Bankers cash-in on high-yield bonds

Asian high-yield bond supply has had a healthy start to the year, launching four deals in the first week – a trend that could continue as financial institutions look to bank such profitable transactions.

The high-yield sector in Asia has made a healthy start to the year, following a strong 2013, with investment banks eager to increase their market share in one of the more profitable areas as cost of credit rises.

With Basel III requirements putting increased pressure on bank capital, this trend has taken on added importance due to the fact that profitability in the investment grade space has declined. One of the main causes is that the number of bookrunners has mushroomed per transaction in recent years, thus reducing the share of the fees.

“We are not a flow house … we don’t necessarily get involved in each and every deal, and we don’t intend to,” said a Hong Kong-based head of debt syndicate for Asia at a global investment bank to FinanceAsia. “We are selective in terms of the fees that some of these borrowers pay. We don’t tend to be selective in terms of high-yield deals, but are more selective on the investment grade side.”

He highlighted that investment banks do not have the luxury that commercial banks do when it comes to extending balance sheet to win investment grade bond deals. And although such a strategy has allowed certain financial institutions to capture large deal flows, some experts believe that it’s not sustainable in terms of profitability in the long-run.

“Investment grade corporate bonds are more balance sheet intensive,” said another Hong Kong-based debt capital market (DCM) syndicate banker at a rival investment bank. “Growth of the bond market primarily came from the high-yield sector in 2013, and that is where the bulk of the money is made in the bond business.”

In 2013, 60% of Asian debt market growth originated from the high-yield sector – where more than 80 deals were priced, estimates the banker, adding that two-thirds of his bank’s profit from the bond business is made from the high-yield sector.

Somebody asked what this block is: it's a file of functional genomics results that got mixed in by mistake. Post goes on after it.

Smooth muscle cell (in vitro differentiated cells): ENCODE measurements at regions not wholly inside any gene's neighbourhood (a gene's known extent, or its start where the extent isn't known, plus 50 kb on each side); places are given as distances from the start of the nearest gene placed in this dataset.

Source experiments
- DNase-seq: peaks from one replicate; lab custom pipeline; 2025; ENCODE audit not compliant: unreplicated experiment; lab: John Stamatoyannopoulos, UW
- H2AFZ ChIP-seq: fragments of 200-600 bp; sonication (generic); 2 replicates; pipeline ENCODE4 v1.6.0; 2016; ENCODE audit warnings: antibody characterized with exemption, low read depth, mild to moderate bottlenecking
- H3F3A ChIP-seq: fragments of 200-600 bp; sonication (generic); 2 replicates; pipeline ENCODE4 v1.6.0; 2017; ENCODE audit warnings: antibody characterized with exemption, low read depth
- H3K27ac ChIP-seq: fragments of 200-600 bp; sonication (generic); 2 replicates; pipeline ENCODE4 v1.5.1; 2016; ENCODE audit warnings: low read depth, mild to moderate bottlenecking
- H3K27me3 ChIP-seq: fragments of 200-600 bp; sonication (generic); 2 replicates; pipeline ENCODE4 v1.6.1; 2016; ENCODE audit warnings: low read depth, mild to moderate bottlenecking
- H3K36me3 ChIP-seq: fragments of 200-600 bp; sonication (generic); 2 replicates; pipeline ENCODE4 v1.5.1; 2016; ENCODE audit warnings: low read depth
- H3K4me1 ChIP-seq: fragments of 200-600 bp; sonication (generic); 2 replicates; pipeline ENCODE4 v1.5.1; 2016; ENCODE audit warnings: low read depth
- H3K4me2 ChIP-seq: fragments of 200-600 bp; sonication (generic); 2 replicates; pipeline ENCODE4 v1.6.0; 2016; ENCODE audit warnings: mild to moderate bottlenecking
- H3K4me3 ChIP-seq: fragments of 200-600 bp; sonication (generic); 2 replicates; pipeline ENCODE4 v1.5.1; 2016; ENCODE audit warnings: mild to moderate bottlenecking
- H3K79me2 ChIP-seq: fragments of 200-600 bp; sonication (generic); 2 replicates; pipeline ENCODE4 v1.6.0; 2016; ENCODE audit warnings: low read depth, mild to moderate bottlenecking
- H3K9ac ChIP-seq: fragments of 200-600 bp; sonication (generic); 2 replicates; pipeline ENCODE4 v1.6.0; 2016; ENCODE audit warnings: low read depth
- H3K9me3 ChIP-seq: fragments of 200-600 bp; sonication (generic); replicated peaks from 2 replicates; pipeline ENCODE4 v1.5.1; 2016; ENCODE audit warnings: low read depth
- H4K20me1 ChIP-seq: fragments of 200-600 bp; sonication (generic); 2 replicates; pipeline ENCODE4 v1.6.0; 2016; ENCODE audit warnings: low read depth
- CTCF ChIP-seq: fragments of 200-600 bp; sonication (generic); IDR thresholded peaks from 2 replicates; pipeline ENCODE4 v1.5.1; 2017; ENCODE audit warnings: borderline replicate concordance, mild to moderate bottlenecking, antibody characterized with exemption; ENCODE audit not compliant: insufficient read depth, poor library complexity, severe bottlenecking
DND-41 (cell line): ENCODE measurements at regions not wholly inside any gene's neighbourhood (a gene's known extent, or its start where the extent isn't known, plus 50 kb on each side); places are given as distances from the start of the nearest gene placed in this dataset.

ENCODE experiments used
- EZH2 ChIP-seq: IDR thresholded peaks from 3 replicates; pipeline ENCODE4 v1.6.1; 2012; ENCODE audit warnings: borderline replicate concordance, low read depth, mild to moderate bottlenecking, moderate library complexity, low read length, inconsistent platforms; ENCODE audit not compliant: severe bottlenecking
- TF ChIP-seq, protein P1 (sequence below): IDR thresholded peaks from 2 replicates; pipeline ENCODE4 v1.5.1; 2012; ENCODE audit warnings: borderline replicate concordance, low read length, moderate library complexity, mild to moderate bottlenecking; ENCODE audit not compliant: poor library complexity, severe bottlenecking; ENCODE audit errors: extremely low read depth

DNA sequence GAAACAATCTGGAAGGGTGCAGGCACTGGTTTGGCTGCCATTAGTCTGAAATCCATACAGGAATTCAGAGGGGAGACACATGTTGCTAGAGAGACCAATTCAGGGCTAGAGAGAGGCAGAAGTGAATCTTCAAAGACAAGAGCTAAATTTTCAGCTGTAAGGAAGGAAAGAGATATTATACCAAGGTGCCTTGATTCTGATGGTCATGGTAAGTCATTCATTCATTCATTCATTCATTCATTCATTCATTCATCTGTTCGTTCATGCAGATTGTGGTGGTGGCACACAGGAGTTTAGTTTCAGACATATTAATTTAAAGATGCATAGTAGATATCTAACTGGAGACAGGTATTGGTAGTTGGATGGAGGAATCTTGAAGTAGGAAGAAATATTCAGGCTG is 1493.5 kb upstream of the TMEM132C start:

UBS and Deutsche Bank were the top bookrunners in the high-yield space in 2013 in terms of deal numbers, having executed 37 and 36 transactions respectively, followed by HSBC with 35, according to Dealogic data.

In the first week of 2014 alone, the Asia ex-Japan high-yield sector has seen four deals come to market – all from Chinese property companies – generating a volume of around $2 billion, according to Dealogic data. UBS and Citi were on three of the transactions.

Although the volume was 21% lower than last year’s $2.5 billion of five deals during the same period, it is still a good start to the year, having come shortly off the back of significant market volatility witnessed in the last two months before the Federal Reserve (Fed) decided to scale back on its monthly asset purchasing programme to $75 billion from $85 billion late-December.

High-yield 2014 supply

There are numerous sources for high-yield US dollar supply for 2014, highlight credit analysts.

For example, the names that tried and failed in 2013 due to the mismatch of pricing expectations as well as investors being cautious from taking on risk in new sectors could return to the market this year, notes Deutsche Bank in a report released on January 10.

Such issuers could include Indonesian-based corporates such as Metropolis Propertindo, a real estate developer, and Apexindo Pratama Duta, the country’s largest national offshore and onshore oil drilling contractor, as well as Chinese companies such as China XD Plastics, a modified plastics manufacturer.

Some other companies that have expressed interest in tapping the US dollar bond market this year include Antam, an Indonesian mining and metals company; Semen Gresik, Indonesia’s largest cement producing company; Tata Steel, Mumbai-based steel manufacturer; Manila Electric, the Philippines’ largest electrical power distributor; Bumi Armada, a Malaysian-based international offshore oilfield service provider and Doosan Engineering & Construction, a South Korean construction company, says Deutsche Bank.

However, with overcapacity weighing on most Chinese industrial sectors and slowing backdrop in Indonesia, capacity expansions have slowed down for most high yield issuers. Issuance from China’s property sector, which saw quite a large supply last year ($16 billion), could also fall this year.

As a result, Standard Chartered (StanChart) expects lower high-yield corporate issuance in 2014, slowing to $26 billion from $35 billion in 2013.

“2013 was a year of heavy issuance for China’s property sector as companies took advantage of strong demand for high-yield debt, especially in the first quarter,” said Shankar Narayanaswamy, Singapore-based head of credit strategy at StanChart. “This year, the focus of issuance is likely to be refinancing – redemptions and possible calls – and possibly land buying.”

While bond redemptions in 2014 are relatively low at $1.38 billion, close to $7 billion of bonds are callable in 2014. This year is also a big year for redemption in the CNH capital markets and the bank expects some refinancing in local currency markets to spillover to the US dollar capital markets.

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